What Are Double-Object Verbs and Why Are They Essential for Fluent English?

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Double-object verbs are special verbs that follow a unique sentence structure in English.

Understanding double-object verbs is essential for fluent English because you may be using this unique structure incorrectly. In fact, it’s one of the most common mistakes I hear when working with English learners.

By learning how to use double-object verbs correctly, you’ll minimize so many of the common mistakes you make when speaking in English.

For example, I often hear new students make these mistakes:

  • Borrow me your pen.

  • Please explain me this.

  • I recommend you this product.

You might be thinking: But what’s wrong with these sentences?

The sentences follow a structure that can’t be used with the verbs, “recommend”, “borrow” and “explain”. In this quick lesson, we’ll explore this point in more detail and we’ll also look into:

  1. What double-object verbs are.

  2. Which verbs can take a double object.

  3. Which verbs can’t take a double object.

We’ve also created a free worksheet with a quick explanation and plenty of exercises to help you practice.

Let’s dive in!

IMPORTANT TIPS ON USING DOUBLE-OBJECT VERBS

So, what’s wrong with the sentences above?

The sentences follow a special structure that can only be used with particular verbs in English, like: “give”, “send”, and “lend”.

We call these verbs “double-object verbs” because they can take on two objects without a preposition:

  • verb + object + object

    Give me a pen.

Now, the verbs in the sentences above (recommend, borrow and explain) are not “double-object verbs”, so they can’t be used in this structure.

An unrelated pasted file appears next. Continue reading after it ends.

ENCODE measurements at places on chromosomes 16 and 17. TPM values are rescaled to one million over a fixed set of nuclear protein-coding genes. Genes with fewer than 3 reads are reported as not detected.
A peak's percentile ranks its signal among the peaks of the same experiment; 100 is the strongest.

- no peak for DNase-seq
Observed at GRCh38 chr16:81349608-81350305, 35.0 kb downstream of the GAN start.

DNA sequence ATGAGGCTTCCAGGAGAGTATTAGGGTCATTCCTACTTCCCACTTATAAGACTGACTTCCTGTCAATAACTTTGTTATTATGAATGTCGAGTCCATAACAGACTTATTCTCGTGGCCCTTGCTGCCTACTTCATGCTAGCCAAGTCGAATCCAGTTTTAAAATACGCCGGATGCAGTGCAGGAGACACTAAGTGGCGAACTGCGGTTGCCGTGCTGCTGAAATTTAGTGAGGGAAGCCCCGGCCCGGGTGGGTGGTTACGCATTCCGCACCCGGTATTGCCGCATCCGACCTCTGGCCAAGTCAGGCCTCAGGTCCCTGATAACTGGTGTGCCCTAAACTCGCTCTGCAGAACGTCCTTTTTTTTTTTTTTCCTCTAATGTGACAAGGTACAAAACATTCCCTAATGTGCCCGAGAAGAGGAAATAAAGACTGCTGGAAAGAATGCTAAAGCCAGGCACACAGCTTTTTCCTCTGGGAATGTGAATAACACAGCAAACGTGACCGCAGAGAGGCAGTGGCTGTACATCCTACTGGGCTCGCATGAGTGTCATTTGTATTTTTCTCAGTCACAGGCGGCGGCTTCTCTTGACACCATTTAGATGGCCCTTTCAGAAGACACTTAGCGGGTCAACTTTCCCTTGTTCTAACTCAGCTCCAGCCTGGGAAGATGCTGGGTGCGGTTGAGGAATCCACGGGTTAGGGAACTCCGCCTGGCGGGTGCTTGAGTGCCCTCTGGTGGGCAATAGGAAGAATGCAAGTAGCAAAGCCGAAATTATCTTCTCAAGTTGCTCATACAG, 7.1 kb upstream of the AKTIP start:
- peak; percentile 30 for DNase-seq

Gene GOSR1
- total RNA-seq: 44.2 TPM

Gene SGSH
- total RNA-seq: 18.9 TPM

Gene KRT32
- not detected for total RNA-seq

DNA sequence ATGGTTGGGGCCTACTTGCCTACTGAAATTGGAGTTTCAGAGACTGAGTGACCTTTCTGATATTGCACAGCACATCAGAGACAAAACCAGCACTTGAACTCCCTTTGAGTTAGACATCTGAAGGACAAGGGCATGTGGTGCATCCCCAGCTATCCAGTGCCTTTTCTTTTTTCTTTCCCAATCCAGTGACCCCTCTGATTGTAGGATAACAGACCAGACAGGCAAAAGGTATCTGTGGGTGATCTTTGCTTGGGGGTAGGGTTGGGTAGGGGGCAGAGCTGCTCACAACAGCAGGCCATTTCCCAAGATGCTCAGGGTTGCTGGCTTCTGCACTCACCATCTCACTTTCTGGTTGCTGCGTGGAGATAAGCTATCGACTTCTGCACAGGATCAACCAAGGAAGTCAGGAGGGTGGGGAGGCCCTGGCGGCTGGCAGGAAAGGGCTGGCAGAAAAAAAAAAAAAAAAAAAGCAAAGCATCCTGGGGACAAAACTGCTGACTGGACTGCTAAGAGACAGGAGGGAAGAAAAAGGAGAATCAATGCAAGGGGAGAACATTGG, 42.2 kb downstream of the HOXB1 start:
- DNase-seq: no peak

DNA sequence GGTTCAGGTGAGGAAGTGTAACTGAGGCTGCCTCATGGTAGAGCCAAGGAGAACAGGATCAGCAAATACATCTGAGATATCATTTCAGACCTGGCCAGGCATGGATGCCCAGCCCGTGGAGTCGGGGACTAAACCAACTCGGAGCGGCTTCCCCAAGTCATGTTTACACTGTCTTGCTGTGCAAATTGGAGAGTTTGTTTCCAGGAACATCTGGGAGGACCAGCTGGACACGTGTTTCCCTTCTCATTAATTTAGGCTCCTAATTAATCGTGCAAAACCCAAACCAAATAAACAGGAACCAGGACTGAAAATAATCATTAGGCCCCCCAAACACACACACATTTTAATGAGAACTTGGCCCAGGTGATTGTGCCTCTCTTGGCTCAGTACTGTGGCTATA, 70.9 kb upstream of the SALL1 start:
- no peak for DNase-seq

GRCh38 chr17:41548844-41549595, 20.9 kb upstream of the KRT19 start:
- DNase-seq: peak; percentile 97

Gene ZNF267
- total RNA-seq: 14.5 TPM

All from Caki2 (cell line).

So even though we can say, Give me your pen.” we can’t say,Borrow me your pen.”

What are double-object verbs?

Double-object verbs are verbs that can have two objects: an indirect object without a preposition and direct object:

  • verb + indirect object + direct object

    Give + me + a pen.

The indirect object is usually a person or group of people, and the direct object is a thing or things:

  • Did you send them the report?

As you saw earlier, this structure can be used with verbs like “give”, “send”, and “lend”, but it can’t be used with the verbs “recommend”, “borrow” and “explain”. 

If you’re still confused, don’t worry. In the following section I’m going to simplify this point for you even more. 

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Structuring sentences in English

Let’s start by looking at a common sentence structure in English:

subject verb direct object preposition indirect object
I sent the report to them.

Now, observe the following points:

  1. The report” is the direct object of the verb “sent”.

  2. The direct object follows the verb without a preposition.

  3. Them” is the indirect object of the verb “sent”.

  4. The indirect object follows the verb with a preposition (to).

Pretty simple so far, right?

An alternate sentence structure